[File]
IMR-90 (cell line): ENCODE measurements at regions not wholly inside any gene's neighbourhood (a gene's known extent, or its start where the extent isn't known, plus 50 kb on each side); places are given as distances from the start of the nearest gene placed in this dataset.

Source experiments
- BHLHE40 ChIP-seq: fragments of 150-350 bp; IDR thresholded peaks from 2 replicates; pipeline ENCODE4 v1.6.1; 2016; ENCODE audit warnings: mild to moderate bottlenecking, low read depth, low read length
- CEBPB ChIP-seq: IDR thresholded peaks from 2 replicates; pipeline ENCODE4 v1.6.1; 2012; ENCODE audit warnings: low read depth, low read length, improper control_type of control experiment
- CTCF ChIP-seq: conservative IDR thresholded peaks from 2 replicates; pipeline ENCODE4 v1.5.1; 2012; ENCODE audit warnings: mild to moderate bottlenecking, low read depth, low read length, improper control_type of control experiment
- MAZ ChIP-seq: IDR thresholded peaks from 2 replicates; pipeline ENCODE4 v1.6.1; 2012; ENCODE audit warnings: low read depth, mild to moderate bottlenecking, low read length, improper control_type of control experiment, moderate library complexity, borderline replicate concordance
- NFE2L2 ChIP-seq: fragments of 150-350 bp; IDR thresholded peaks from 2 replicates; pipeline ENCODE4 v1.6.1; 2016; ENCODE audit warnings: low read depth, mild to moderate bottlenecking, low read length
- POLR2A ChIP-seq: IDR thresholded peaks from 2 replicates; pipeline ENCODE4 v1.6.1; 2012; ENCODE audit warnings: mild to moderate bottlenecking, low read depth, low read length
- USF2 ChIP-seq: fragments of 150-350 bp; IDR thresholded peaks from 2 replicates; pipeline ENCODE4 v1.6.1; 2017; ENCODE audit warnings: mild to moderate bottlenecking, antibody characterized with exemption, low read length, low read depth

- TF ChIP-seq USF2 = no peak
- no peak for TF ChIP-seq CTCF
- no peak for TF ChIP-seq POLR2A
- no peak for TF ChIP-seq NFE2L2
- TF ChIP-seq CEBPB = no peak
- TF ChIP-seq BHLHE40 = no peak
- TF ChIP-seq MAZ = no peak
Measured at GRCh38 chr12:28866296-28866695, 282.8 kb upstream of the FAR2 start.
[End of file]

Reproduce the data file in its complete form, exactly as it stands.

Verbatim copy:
IMR-90 (cell line): ENCODE measurements at regions not wholly inside any gene's neighbourhood (a gene's known extent, or its start where the extent isn't known, plus 50 kb on each side); places are given as distances from the start of the nearest gene placed in this dataset.

Source experiments
- BHLHE40 ChIP-seq: fragments of 150-350 bp; IDR thresholded peaks from 2 replicates; pipeline ENCODE4 v1.6.1; 2016; ENCODE audit warnings: mild to moderate bottlenecking, low read depth, low read length
- CEBPB ChIP-seq: IDR thresholded peaks from 2 replicates; pipeline ENCODE4 v1.6.1; 2012; ENCODE audit warnings: low read depth, low read length, improper control_type of control experiment
- CTCF ChIP-seq: conservative IDR thresholded peaks from 2 replicates; pipeline ENCODE4 v1.5.1; 2012; ENCODE audit warnings: mild to moderate bottlenecking, low read depth, low read length, improper control_type of control experiment
- MAZ ChIP-seq: IDR thresholded peaks from 2 replicates; pipeline ENCODE4 v1.6.1; 2012; ENCODE audit warnings: low read depth, mild to moderate bottlenecking, low read length, improper control_type of control experiment, moderate library complexity, borderline replicate concordance
- NFE2L2 ChIP-seq: fragments of 150-350 bp; IDR thresholded peaks from 2 replicates; pipeline ENCODE4 v1.6.1; 2016; ENCODE audit warnings: low read depth, mild to moderate bottlenecking, low read length
- POLR2A ChIP-seq: IDR thresholded peaks from 2 replicates; pipeline ENCODE4 v1.6.1; 2012; ENCODE audit warnings: mild to moderate bottlenecking, low read depth, low read length
- USF2 ChIP-seq: fragments of 150-350 bp; IDR thresholded peaks from 2 replicates; pipeline ENCODE4 v1.6.1; 2017; ENCODE audit warnings: mild to moderate bottlenecking, antibody characterized with exemption, low read length, low read depth

- TF ChIP-seq USF2 = no peak
- no peak for TF ChIP-seq CTCF
- no peak for TF ChIP-seq POLR2A
- no peak for TF ChIP-seq NFE2L2
- TF ChIP-seq CEBPB = no peak
- TF ChIP-seq BHLHE40 = no peak
- TF ChIP-seq MAZ = no peak
Measured at GRCh38 chr12:28866296-28866695, 282.8 kb upstream of the FAR2 start.